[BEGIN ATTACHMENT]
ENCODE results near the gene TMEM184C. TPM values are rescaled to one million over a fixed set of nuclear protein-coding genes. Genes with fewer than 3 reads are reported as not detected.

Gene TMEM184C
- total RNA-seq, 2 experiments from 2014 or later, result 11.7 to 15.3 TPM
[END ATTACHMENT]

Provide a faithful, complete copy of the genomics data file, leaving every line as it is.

ENCODE results near the gene TMEM184C. TPM values are rescaled to one million over a fixed set of nuclear protein-coding genes. Genes with fewer than 3 reads are reported as not detected.

Gene TMEM184C
- total RNA-seq, 2 experiments from 2014 or later, result 11.7 to 15.3 TPM